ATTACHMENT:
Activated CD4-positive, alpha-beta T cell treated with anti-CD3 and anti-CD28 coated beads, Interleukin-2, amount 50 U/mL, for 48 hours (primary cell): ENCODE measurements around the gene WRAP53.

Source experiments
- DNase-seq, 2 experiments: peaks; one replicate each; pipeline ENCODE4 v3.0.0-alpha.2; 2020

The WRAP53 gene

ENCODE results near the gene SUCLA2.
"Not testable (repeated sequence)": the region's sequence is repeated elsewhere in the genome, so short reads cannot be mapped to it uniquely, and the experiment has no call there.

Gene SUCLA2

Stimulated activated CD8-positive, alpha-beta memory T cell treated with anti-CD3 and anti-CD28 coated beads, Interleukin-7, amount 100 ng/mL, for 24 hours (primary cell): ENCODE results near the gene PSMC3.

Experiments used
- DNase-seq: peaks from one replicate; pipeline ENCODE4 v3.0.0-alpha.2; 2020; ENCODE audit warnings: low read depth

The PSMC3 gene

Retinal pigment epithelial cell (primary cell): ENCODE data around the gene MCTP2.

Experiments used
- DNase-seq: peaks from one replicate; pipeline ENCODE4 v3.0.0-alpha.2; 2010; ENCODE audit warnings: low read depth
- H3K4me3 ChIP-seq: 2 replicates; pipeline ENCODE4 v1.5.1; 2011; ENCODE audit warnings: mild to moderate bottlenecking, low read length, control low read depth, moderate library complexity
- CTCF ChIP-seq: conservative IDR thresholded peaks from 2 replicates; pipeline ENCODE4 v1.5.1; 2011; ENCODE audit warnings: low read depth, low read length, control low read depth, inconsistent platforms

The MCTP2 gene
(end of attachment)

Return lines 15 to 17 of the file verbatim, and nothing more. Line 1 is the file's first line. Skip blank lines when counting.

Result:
- H3K4me3 ChIP-seq: 2 replicates; pipeline ENCODE4 v1.5.1; 2011; ENCODE audit warnings: mild to moderate bottlenecking, low read length, control low read depth, moderate library complexity
- CTCF ChIP-seq: conservative IDR thresholded peaks from 2 replicates; pipeline ENCODE4 v1.5.1; 2011; ENCODE audit warnings: low read depth, low read length, control low read depth, inconsistent platforms

The MCTP2 gene